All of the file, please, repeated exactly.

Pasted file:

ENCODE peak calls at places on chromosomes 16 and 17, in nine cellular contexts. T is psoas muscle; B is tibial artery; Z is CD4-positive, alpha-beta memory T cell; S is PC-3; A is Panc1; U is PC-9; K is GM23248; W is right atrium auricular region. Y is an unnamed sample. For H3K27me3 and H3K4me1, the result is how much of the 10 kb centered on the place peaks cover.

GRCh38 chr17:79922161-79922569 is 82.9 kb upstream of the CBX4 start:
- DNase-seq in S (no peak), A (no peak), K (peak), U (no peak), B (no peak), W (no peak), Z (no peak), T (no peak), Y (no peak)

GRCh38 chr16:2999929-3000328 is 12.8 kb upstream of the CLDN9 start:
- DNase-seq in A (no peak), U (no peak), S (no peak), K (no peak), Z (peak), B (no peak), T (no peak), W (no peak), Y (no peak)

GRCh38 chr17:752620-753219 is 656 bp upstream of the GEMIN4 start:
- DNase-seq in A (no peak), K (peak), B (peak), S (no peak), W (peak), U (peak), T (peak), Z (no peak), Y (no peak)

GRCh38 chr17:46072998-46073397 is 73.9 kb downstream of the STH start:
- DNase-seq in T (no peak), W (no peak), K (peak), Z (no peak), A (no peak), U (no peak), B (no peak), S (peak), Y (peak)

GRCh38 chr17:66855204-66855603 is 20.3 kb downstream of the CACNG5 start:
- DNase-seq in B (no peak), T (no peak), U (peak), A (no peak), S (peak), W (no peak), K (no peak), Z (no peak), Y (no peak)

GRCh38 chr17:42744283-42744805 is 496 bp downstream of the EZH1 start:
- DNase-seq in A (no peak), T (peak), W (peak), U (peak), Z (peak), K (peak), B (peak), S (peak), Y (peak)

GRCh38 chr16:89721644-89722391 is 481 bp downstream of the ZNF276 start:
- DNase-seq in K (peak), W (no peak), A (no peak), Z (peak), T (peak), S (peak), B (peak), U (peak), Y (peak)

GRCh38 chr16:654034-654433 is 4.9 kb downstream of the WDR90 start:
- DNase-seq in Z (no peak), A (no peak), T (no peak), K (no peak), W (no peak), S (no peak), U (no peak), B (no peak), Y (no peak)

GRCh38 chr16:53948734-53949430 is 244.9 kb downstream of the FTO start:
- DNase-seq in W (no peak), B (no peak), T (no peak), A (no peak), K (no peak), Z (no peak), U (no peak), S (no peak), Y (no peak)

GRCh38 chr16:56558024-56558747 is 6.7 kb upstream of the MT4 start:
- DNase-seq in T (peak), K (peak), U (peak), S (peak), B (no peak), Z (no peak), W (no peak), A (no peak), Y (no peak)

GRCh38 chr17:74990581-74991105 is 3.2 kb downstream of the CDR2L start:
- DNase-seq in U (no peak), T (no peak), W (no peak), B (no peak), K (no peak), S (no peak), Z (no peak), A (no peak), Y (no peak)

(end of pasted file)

ENCODE peak calls at places on chromosomes 16 and 17, in nine cellular contexts. T is psoas muscle; B is tibial artery; Z is CD4-positive, alpha-beta memory T cell; S is PC-3; A is Panc1; U is PC-9; K is GM23248; W is right atrium auricular region. Y is an unnamed sample. For H3K27me3 and H3K4me1, the result is how much of the 10 kb centered on the place peaks cover.

GRCh38 chr17:79922161-79922569 is 82.9 kb upstream of the CBX4 start:
- DNase-seq in S (no peak), A (no peak), K (peak), U (no peak), B (no peak), W (no peak), Z (no peak), T (no peak), Y (no peak)

GRCh38 chr16:2999929-3000328 is 12.8 kb upstream of the CLDN9 start:
- DNase-seq in A (no peak), U (no peak), S (no peak), K (no peak), Z (peak), B (no peak), T (no peak), W (no peak), Y (no peak)

GRCh38 chr17:752620-753219 is 656 bp upstream of the GEMIN4 start:
- DNase-seq in A (no peak), K (peak), B (peak), S (no peak), W (peak), U (peak), T (peak), Z (no peak), Y (no peak)

GRCh38 chr17:46072998-46073397 is 73.9 kb downstream of the STH start:
- DNase-seq in T (no peak), W (no peak), K (peak), Z (no peak), A (no peak), U (no peak), B (no peak), S (peak), Y (peak)

GRCh38 chr17:66855204-66855603 is 20.3 kb downstream of the CACNG5 start:
- DNase-seq in B (no peak), T (no peak), U (peak), A (no peak), S (peak), W (no peak), K (no peak), Z (no peak), Y (no peak)

GRCh38 chr17:42744283-42744805 is 496 bp downstream of the EZH1 start:
- DNase-seq in A (no peak), T (peak), W (peak), U (peak), Z (peak), K (peak), B (peak), S (peak), Y (peak)

GRCh38 chr16:89721644-89722391 is 481 bp downstream of the ZNF276 start:
- DNase-seq in K (peak), W (no peak), A (no peak), Z (peak), T (peak), S (peak), B (peak), U (peak), Y (peak)

GRCh38 chr16:654034-654433 is 4.9 kb downstream of the WDR90 start:
- DNase-seq in Z (no peak), A (no peak), T (no peak), K (no peak), W (no peak), S (no peak), U (no peak), B (no peak), Y (no peak)

GRCh38 chr16:53948734-53949430 is 244.9 kb downstream of the FTO start:
- DNase-seq in W (no peak), B (no peak), T (no peak), A (no peak), K (no peak), Z (no peak), U (no peak), S (no peak), Y (no peak)

GRCh38 chr16:56558024-56558747 is 6.7 kb upstream of the MT4 start:
- DNase-seq in T (peak), K (peak), U (peak), S (peak), B (no peak), Z (no peak), W (no peak), A (no peak), Y (no peak)

GRCh38 chr17:74990581-74991105 is 3.2 kb downstream of the CDR2L start:
- DNase-seq in U (no peak), T (no peak), W (no peak), B (no peak), K (no peak), S (no peak), Z (no peak), A (no peak), Y (no peak)